more » « less
  4. Aim One of the most consistent global biogeographic patterns is the latitudinal diversity gradient where species richness peaks within the equatorial tropics and decreases towards the poles. Here, we explore the global biogeography of socially parasitic ant species, which comprises the most diverse group of social parasites in the Hymenoptera. We test the biogeographic hypothesis that ant social parasites are distributed along an inverse latitudinal diversity gradient (iLDG) by peaking in diversity outside of the equatorial tropics, which would contrast with the biogeographic pattern observed in free-living, non-parasitic ant species. Location Global. Taxon Ants (Hymenoptera: Formicidae). Methods We assembled a comprehensive biogeographic dataset consisting of 6001 geographic distribution records for all 371 taxonomically described socially parasitic ant species. We used phylogenetic and taxonomic studies to estimate the number of independent evolutionary origins of ant social parasitism to directly compare species richness with the number of species representing independent evolutionary origins of social parasitism across a latitudinal gradient. In addition, we compared ant social parasite diversity across biogeographic regions using rarefaction to account for different sampling efforts. Finally, we tested for a correlation between latitude and the proportion of ant social parasite species within regional ant faunae. Results The geographic distribution records and the inferred 91 independent evolutionary origins of socially parasitic life histories in ants show that both species richness and the number of species representing independent evolutionary origins of social parasitism peak in the northern hemisphere outside of the equatorial tropics. Based on rarefaction curves, northern latitude regions harbour the most ant social parasite species, but the diversity of independent evolutionary origins is not significantly different between northern and southern hemispheres. The proportion of ant social parasite species within regional faunae is tightly correlated with latitude only in the northern hemisphere. Main conclusions The iLDG of ant social parasites contrasts with the biogeographic pattern observed in free-living, non-parasitic ant species and appears to be driven by large species radiations as well as by the presence of specialized life histories exclusive to the northern hemisphere.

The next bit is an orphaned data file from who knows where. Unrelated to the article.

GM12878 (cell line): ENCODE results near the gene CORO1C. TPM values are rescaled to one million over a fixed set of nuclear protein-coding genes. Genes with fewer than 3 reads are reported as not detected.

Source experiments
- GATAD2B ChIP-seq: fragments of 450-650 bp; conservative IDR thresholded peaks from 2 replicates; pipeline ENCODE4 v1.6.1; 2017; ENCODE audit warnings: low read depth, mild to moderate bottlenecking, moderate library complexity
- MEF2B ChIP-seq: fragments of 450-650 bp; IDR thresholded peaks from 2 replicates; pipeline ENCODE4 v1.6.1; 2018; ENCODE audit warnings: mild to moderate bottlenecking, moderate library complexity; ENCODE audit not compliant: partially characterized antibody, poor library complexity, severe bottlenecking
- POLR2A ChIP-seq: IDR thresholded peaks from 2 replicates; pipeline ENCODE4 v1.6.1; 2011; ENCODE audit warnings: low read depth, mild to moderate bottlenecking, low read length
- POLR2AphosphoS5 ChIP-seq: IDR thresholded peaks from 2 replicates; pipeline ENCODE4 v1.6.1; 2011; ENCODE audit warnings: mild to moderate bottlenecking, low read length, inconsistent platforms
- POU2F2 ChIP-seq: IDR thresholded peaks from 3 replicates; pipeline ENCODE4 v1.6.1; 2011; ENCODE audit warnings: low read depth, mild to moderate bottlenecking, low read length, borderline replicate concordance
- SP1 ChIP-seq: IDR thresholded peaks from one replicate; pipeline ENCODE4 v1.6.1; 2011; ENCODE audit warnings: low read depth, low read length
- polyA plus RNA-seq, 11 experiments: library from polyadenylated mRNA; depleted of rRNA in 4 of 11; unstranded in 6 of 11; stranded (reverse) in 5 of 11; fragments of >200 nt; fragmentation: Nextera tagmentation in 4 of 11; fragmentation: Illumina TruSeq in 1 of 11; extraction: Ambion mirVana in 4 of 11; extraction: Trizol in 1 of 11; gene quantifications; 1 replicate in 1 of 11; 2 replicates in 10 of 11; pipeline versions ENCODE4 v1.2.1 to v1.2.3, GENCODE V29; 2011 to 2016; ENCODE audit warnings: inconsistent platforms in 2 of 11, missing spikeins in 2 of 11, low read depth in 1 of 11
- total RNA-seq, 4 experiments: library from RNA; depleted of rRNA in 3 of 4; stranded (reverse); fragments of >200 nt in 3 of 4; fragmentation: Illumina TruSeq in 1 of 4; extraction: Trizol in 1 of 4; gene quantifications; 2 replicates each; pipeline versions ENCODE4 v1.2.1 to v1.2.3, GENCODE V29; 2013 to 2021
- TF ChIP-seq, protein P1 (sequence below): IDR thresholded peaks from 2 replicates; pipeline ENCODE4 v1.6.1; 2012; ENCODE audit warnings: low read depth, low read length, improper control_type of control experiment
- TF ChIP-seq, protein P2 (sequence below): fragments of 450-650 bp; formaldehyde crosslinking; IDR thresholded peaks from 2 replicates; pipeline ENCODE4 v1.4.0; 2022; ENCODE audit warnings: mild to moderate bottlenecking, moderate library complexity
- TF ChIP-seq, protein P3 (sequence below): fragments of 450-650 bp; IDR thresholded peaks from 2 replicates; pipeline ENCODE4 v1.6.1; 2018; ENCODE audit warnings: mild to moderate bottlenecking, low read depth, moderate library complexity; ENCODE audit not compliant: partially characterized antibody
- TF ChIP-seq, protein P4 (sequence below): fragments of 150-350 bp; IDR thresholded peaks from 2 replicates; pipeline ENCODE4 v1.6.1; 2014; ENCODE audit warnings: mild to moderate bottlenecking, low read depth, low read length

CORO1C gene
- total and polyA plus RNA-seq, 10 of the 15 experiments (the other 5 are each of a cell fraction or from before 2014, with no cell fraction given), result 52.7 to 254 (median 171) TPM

more » « less
  5. Taxonomic diversity of benthic marine invertebrate shelf species declines at present by nearly an order of magnitude from the tropics to the poles in each hemisphere along the latitudinal diversity gradient (LDG), most steeply along the western Pacific where shallow-sea diversity is at its tropical maximum. In the Bivalvia, a model system for macroevolution and macroecology, this taxonomic trend is accompanied by a decline in the number of functional groups and an increase in the evenness of taxa distributed among those groups, with maximum functional evenness (FE) in polar waters of both hemispheres. In contrast, analyses of this model system across the two era-defining events of the Phanerozoic, the Permian–Triassic and Cretaceous–Paleogene mass extinctions, show only minor declines in functional richness despite high extinction intensities, resulting in a rise in FE owing to the persistence of functional groups. We hypothesize that the spatial decline of taxonomic diversity and increase in FE along the present-day LDG primarily reflect diversity-dependent factors, whereas retention of almost all functional groups through the two mass extinctions suggests the operation of diversity-independent factors. Comparative analyses of different aspects of biodiversity thus reveal strongly contrasting biological consequences of similarly severe declines in taxonomic diversity and can help predict the consequences for functional diversity among different drivers of past, present, and future biodiversity loss. 
    more » « less